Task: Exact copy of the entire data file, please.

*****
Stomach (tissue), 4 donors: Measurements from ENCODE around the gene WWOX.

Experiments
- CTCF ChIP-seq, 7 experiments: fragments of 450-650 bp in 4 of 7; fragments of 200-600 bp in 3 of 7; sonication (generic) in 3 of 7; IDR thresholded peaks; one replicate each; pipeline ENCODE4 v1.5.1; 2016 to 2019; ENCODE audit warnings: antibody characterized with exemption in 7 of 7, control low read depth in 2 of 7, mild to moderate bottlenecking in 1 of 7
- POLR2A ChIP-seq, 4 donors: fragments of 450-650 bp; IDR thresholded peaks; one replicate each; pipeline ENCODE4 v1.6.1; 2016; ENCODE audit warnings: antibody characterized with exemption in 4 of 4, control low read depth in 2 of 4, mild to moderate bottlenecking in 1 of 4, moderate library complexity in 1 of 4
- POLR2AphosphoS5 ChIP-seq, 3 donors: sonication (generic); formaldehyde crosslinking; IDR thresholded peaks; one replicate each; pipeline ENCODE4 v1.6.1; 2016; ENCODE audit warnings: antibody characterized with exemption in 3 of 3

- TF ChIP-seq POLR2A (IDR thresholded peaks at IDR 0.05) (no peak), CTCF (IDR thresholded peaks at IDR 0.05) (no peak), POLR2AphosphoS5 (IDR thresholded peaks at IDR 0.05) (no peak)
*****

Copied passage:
Stomach (tissue), 4 donors: Measurements from ENCODE around the gene WWOX.

Experiments
- CTCF ChIP-seq, 7 experiments: fragments of 450-650 bp in 4 of 7; fragments of 200-600 bp in 3 of 7; sonication (generic) in 3 of 7; IDR thresholded peaks; one replicate each; pipeline ENCODE4 v1.5.1; 2016 to 2019; ENCODE audit warnings: antibody characterized with exemption in 7 of 7, control low read depth in 2 of 7, mild to moderate bottlenecking in 1 of 7
- POLR2A ChIP-seq, 4 donors: fragments of 450-650 bp; IDR thresholded peaks; one replicate each; pipeline ENCODE4 v1.6.1; 2016; ENCODE audit warnings: antibody characterized with exemption in 4 of 4, control low read depth in 2 of 4, mild to moderate bottlenecking in 1 of 4, moderate library complexity in 1 of 4
- POLR2AphosphoS5 ChIP-seq, 3 donors: sonication (generic); formaldehyde crosslinking; IDR thresholded peaks; one replicate each; pipeline ENCODE4 v1.6.1; 2016; ENCODE audit warnings: antibody characterized with exemption in 3 of 3

- TF ChIP-seq POLR2A (IDR thresholded peaks at IDR 0.05) (no peak), CTCF (IDR thresholded peaks at IDR 0.05) (no peak), POLR2AphosphoS5 (IDR thresholded peaks at IDR 0.05) (no peak)